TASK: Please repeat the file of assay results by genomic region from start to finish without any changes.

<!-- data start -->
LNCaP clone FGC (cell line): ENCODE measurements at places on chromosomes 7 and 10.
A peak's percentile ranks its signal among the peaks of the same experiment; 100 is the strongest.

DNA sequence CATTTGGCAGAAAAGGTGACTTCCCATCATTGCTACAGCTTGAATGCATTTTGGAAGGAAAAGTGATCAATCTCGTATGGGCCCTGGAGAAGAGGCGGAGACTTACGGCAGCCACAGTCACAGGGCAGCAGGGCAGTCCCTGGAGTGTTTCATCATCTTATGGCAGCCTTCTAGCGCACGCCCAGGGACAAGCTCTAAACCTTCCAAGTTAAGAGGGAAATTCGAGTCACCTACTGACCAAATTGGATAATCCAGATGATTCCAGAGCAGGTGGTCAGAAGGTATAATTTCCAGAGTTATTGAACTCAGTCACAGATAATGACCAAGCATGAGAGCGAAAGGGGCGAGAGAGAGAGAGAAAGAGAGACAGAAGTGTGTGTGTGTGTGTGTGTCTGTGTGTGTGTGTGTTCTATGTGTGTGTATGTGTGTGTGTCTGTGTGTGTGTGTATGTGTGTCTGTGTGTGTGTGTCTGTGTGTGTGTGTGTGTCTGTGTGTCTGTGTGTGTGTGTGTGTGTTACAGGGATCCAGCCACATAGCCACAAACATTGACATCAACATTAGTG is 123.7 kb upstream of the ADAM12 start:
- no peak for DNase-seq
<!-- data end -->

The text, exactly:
LNCaP clone FGC (cell line): ENCODE measurements at places on chromosomes 7 and 10.
A peak's percentile ranks its signal among the peaks of the same experiment; 100 is the strongest.

DNA sequence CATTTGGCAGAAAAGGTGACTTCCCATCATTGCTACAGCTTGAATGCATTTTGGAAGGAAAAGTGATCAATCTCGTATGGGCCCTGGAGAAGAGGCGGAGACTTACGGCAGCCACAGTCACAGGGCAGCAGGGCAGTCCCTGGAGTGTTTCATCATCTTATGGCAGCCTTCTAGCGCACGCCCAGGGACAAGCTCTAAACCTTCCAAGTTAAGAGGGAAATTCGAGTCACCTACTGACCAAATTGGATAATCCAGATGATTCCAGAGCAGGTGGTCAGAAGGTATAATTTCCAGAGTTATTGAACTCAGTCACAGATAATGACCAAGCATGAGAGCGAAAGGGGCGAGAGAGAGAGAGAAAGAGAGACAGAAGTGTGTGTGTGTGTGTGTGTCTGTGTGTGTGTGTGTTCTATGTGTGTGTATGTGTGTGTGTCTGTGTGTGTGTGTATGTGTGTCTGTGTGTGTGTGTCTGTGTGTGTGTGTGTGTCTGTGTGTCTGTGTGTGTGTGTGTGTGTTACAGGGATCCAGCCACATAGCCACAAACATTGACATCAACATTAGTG is 123.7 kb upstream of the ADAM12 start:
- no peak for DNase-seq